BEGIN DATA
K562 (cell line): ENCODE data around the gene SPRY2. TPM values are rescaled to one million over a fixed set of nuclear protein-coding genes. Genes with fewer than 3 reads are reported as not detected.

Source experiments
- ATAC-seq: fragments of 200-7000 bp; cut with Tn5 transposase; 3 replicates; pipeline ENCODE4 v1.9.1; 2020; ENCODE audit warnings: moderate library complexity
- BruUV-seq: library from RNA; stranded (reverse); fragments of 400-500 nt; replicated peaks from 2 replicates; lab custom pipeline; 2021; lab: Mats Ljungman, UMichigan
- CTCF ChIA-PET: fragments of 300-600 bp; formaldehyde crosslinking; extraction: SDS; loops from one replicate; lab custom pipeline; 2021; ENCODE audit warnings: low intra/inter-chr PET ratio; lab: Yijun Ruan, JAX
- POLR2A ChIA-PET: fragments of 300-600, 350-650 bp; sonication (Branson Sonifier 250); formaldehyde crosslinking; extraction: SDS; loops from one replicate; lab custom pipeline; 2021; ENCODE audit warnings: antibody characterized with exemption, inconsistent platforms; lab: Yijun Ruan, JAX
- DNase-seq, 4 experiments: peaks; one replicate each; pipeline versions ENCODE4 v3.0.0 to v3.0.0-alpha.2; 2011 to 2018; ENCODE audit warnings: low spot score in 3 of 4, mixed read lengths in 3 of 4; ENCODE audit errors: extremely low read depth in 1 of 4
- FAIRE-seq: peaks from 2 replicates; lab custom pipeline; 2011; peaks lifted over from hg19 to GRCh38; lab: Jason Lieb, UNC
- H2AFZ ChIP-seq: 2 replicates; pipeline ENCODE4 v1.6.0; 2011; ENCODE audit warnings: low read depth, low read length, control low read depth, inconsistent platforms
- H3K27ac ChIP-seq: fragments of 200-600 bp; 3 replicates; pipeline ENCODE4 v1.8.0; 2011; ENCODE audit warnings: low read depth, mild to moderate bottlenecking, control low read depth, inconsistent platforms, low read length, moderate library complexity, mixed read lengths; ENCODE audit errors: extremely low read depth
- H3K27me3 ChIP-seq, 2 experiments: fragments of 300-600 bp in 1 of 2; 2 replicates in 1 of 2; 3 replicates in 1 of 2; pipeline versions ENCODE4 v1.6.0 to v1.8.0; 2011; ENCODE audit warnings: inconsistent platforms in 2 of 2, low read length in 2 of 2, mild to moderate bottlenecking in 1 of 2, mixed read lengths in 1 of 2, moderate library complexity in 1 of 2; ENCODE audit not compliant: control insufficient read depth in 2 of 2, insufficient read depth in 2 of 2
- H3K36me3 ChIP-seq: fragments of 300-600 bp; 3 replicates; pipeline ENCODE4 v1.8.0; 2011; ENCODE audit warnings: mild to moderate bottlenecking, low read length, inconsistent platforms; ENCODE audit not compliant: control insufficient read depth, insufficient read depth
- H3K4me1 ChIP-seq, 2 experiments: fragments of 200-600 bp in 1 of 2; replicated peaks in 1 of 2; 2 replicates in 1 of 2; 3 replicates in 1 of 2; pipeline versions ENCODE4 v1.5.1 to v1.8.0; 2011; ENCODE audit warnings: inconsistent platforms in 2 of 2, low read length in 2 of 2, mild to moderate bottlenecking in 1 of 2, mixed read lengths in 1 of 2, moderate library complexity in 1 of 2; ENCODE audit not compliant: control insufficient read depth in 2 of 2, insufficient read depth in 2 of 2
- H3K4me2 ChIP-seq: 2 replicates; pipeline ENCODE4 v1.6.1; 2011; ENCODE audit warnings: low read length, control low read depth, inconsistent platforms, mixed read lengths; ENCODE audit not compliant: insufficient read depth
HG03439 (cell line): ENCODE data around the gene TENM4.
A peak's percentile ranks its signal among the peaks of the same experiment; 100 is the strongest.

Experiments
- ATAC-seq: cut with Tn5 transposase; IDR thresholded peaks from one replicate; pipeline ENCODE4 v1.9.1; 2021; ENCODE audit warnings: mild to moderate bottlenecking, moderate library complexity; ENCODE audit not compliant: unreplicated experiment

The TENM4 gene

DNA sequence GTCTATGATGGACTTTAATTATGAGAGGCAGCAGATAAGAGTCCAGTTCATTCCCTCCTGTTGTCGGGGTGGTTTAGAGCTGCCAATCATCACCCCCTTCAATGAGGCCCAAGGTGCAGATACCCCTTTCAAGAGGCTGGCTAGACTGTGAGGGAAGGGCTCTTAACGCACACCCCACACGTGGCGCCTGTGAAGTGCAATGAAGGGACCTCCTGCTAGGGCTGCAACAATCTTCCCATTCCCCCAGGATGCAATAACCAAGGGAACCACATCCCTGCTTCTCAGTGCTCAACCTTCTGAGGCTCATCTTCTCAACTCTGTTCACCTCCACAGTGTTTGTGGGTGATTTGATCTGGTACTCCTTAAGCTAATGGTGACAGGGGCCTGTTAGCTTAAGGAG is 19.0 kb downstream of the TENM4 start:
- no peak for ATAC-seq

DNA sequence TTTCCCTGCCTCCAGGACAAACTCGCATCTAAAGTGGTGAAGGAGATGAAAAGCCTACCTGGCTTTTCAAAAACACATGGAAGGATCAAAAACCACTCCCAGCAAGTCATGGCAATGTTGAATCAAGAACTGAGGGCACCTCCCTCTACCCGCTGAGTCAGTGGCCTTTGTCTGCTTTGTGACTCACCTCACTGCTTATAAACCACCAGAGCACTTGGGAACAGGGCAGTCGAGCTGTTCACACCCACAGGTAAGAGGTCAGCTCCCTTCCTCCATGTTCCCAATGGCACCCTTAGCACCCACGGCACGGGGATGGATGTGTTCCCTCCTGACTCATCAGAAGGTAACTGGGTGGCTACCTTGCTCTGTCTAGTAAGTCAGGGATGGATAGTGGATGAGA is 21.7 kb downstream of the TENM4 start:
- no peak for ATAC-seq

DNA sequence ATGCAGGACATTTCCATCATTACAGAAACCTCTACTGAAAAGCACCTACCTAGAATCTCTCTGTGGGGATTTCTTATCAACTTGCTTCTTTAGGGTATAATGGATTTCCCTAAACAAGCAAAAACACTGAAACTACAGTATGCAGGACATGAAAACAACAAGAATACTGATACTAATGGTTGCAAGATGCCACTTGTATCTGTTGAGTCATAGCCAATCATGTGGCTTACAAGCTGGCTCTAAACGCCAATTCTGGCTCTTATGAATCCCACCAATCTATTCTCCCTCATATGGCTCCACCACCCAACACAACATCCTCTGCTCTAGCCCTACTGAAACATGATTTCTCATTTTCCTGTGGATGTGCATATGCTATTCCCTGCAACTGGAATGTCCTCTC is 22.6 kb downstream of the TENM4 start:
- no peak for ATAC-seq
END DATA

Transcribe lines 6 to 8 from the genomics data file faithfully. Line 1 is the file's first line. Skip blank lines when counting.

- POLR2A ChIA-PET: fragments of 300-600, 350-650 bp; sonication (Branson Sonifier 250); formaldehyde crosslinking; extraction: SDS; loops from one replicate; lab custom pipeline; 2021; ENCODE audit warnings: antibody characterized with exemption, inconsistent platforms; lab: Yijun Ruan, JAX
- DNase-seq, 4 experiments: peaks; one replicate each; pipeline versions ENCODE4 v3.0.0 to v3.0.0-alpha.2; 2011 to 2018; ENCODE audit warnings: low spot score in 3 of 4, mixed read lengths in 3 of 4; ENCODE audit errors: extremely low read depth in 1 of 4
- FAIRE-seq: peaks from 2 replicates; lab custom pipeline; 2011; peaks lifted over from hg19 to GRCh38; lab: Jason Lieb, UNC